How to assure networks in virtual environments
Service providers everywhere are increasingly turning to virtualisation, writes John English, the senior product manager for service providers at NETSCOUT. In an effort to gain control of service creation, innovate faster in response to evolving customer and market demands, and reduce costs and meet competitive challenges, they are migrating their IP networks from purpose-built to virtualised, software-based platforms.
With a multitude of benefits, it’s easy to see why the shift to virtualised infrastructure is picking up speed. Network functions virtualisation (NFV), for example, allows virtualised network functions to be placed anywhere in the infrastructure and moved about as needed, delivering savings over traditional hardware-based networks. Software defined networking (SDN) separates control plane and data plane functions and supports adaptive routing, enabling operators to optimise their networks in order to cope with an ever-increasing volume of data traffic – particularly in the face of 5G.
Implementing these technologies will enable traditionally complex, rigid and inflexible networks to evolve into something significantly more dynamic in which new and existing services can be changed on the fly. By doing so, service providers will increase the agility and elasticity of their networks, and enjoy better management and orchestration through automation which, in turn, will lead to lower capex and opex.
However, while virtualisation enables service providers to be more efficient, and to launch services faster than ever, its dynamic nature adds a significant layer of complexity to network management and operations. This is compounded by the fact that virtual network functions (VNFs) tend to work alongside existing physical network functions, effectively creating a hybrid network, making it especially challenging to assure the reliability and availability of networks and services.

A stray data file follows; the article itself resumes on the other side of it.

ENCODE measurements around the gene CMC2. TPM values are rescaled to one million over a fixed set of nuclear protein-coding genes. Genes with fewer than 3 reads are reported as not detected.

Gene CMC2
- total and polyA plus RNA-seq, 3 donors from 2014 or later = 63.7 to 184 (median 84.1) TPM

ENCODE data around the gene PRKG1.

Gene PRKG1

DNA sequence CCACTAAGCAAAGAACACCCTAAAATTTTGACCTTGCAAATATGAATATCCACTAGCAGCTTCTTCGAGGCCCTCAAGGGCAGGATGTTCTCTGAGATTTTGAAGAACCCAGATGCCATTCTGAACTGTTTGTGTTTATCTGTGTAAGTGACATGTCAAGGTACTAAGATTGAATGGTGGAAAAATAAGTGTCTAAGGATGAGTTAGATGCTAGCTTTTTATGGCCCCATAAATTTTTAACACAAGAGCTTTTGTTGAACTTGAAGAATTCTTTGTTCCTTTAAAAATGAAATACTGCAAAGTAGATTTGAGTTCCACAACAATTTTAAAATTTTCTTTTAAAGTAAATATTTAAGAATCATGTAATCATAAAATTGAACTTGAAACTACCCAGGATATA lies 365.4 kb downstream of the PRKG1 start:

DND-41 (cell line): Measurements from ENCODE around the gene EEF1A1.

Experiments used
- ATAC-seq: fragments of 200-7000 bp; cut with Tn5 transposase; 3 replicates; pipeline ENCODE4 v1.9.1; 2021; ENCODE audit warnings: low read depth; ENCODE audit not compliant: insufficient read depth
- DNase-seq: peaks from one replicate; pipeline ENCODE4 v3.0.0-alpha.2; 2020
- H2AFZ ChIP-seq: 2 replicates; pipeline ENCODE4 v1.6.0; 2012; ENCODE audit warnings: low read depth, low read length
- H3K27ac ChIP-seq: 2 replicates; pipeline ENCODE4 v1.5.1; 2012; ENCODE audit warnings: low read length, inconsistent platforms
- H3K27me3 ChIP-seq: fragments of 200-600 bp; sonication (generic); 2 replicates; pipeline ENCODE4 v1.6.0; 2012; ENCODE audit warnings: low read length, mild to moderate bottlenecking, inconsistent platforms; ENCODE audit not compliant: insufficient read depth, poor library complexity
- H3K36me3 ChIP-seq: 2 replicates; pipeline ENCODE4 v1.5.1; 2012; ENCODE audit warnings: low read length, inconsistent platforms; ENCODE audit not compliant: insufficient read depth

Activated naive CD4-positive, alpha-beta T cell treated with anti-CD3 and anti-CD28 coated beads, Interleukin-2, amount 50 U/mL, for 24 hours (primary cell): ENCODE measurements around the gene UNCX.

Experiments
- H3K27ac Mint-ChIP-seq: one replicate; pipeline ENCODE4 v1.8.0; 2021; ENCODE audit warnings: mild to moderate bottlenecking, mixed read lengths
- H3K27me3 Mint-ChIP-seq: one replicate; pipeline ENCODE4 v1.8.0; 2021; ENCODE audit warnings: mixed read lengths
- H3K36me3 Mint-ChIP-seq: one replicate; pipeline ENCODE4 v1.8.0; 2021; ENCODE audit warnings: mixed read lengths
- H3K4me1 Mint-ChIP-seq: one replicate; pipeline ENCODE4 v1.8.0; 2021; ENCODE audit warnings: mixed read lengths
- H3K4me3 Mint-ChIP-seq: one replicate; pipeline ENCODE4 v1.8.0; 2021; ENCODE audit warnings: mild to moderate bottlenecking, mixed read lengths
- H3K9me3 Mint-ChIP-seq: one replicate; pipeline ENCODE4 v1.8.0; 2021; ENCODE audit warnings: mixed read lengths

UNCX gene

Assuring the continuity of quality network services is critical, therefore, and will require real-time visibility at the most granular level of the virtualised elements.
Complex and unprecedented
The imminent arrival of 5G is set to complicate matters further, and will require operators to work out the best way of monitoring this increasingly hybrid network. What’s more, service providers are moving network infrastructure to the edge in order to support the new data loads and traffic patterns of both 5G and the Internet of Things (IoT). Moving cloud, compute and processing power to the edge of the network will support the ultra-low latency, interactive requirements of 5G applications, such as connected cars, which run at the network’s edge. As a new range of cloud and server technologies effectively move data centre functionality to the edge of the network, operators will leverage their new NFV architectures to deploy a range of mobile edge computing (MEC) and C-RAN solutions to support data traffic.
This traffic is unprecedented, however, and it’s here, once again, that visibility becomes paramount for full assurance.
A smart approach to visibility
The only way to achieve this is to employ a smart data solution which will maintain visibility throughout every aspect of the network, whether physical, virtual or a hybrid of the two.
Smart data is real-time, scalable metadata imbued with context and variety of other attributes derived from deep analysis of network traffic, that offers unlimited scale, across all aspects of the network, both physical and virtual. Once an operator is able to access and analyse this data in real-time, it will be able to gain valuable new insights into how services and applications on its network behave, how they interact with the network, and the type of traffic patterns they produce.
Ultimately, with access to smart data, service providers will be in a better position to make more informed decisions about how to optimise their networks, where to allocate capacity, and how to boost performance to improve operational efficiencies. Service providers will also begin to use smart data in a closed feedback loop to enable automation processes.
As operators continue to virtualise their network elements, and move network infrastructure closer to the edge, harnessing NFV/SDN and cloud to deliver new services, realize automation, and support the demands of 5G and the IoT, the need for complete visibility into the entire infrastructure becomes more abundantly clear. Through the analysis of smart data, operators will be able to monitor the entire breadth and depth of their networks, both physical and virtual, to assure the ongoing quality of their service delivery.